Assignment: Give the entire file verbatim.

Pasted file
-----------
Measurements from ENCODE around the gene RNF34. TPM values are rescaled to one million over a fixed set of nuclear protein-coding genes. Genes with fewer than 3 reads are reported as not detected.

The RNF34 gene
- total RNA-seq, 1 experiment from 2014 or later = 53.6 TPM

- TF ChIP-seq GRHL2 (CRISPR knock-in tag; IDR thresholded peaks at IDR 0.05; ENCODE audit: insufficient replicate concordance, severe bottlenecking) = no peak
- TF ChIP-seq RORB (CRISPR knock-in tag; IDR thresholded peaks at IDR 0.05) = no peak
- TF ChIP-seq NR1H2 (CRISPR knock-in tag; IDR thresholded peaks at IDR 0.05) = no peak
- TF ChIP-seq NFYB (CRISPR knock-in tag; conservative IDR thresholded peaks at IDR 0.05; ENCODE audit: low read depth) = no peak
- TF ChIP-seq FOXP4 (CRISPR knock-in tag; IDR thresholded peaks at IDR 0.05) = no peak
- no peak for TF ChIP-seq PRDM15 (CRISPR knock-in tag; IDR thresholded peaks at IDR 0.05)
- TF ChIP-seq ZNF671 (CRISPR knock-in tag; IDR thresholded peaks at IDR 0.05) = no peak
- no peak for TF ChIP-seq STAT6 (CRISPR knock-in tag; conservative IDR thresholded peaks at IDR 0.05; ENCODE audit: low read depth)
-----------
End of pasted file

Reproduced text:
Measurements from ENCODE around the gene RNF34. TPM values are rescaled to one million over a fixed set of nuclear protein-coding genes. Genes with fewer than 3 reads are reported as not detected.

The RNF34 gene
- total RNA-seq, 1 experiment from 2014 or later = 53.6 TPM

- TF ChIP-seq GRHL2 (CRISPR knock-in tag; IDR thresholded peaks at IDR 0.05; ENCODE audit: insufficient replicate concordance, severe bottlenecking) = no peak
- TF ChIP-seq RORB (CRISPR knock-in tag; IDR thresholded peaks at IDR 0.05) = no peak
- TF ChIP-seq NR1H2 (CRISPR knock-in tag; IDR thresholded peaks at IDR 0.05) = no peak
- TF ChIP-seq NFYB (CRISPR knock-in tag; conservative IDR thresholded peaks at IDR 0.05; ENCODE audit: low read depth) = no peak
- TF ChIP-seq FOXP4 (CRISPR knock-in tag; IDR thresholded peaks at IDR 0.05) = no peak
- no peak for TF ChIP-seq PRDM15 (CRISPR knock-in tag; IDR thresholded peaks at IDR 0.05)
- TF ChIP-seq ZNF671 (CRISPR knock-in tag; IDR thresholded peaks at IDR 0.05) = no peak
- no peak for TF ChIP-seq STAT6 (CRISPR knock-in tag; conservative IDR thresholded peaks at IDR 0.05; ENCODE audit: low read depth)